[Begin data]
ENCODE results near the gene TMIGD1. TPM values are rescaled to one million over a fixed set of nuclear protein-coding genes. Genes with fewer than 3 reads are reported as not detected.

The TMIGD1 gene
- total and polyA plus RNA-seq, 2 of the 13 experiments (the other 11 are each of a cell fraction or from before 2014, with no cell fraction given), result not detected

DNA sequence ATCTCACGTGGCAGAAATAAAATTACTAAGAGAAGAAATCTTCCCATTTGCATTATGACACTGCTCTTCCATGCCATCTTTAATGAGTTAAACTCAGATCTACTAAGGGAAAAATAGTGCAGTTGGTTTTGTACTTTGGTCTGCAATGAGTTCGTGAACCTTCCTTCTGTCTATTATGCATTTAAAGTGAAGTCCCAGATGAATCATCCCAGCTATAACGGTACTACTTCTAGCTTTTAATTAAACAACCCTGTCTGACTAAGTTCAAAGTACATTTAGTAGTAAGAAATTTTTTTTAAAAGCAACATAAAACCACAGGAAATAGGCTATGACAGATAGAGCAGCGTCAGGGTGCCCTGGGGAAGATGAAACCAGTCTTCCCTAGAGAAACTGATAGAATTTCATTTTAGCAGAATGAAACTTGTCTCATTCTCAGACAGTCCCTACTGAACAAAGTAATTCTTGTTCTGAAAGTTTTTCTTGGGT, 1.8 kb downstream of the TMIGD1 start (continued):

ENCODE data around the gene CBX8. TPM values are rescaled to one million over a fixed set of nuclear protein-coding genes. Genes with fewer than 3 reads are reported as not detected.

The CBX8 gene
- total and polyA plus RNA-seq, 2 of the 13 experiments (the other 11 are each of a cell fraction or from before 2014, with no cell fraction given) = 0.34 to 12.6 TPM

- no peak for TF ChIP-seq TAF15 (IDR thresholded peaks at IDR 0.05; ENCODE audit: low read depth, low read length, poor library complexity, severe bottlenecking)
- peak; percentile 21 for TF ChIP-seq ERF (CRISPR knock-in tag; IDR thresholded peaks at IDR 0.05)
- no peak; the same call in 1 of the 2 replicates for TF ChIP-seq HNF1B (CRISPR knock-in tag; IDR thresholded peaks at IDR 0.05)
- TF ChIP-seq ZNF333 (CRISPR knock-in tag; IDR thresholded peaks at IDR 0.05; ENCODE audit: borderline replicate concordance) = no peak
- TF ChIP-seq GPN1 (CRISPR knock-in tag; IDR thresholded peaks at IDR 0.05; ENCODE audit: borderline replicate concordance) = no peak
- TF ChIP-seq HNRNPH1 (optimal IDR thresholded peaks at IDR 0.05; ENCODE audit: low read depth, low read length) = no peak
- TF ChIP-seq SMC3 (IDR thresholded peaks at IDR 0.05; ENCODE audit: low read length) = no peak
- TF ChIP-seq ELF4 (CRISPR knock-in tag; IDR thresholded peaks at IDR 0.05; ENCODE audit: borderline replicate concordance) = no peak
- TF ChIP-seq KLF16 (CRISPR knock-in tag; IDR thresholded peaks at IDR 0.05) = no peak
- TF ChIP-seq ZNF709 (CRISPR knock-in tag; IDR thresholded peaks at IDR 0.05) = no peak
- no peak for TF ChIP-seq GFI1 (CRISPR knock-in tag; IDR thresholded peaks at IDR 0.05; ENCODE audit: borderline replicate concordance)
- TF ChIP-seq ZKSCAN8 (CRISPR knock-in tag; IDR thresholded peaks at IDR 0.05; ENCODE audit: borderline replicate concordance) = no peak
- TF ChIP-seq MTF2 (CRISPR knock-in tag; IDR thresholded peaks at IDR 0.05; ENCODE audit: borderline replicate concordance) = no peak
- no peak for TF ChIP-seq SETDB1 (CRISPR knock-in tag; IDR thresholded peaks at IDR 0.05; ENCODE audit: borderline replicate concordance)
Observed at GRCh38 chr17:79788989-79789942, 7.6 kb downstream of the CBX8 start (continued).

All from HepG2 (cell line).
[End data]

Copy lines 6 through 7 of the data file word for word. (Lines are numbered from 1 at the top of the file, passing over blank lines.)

The CBX8 gene
- total and polyA plus RNA-seq, 2 of the 13 experiments (the other 11 are each of a cell fraction or from before 2014, with no cell fraction given) = 0.34 to 12.6 TPM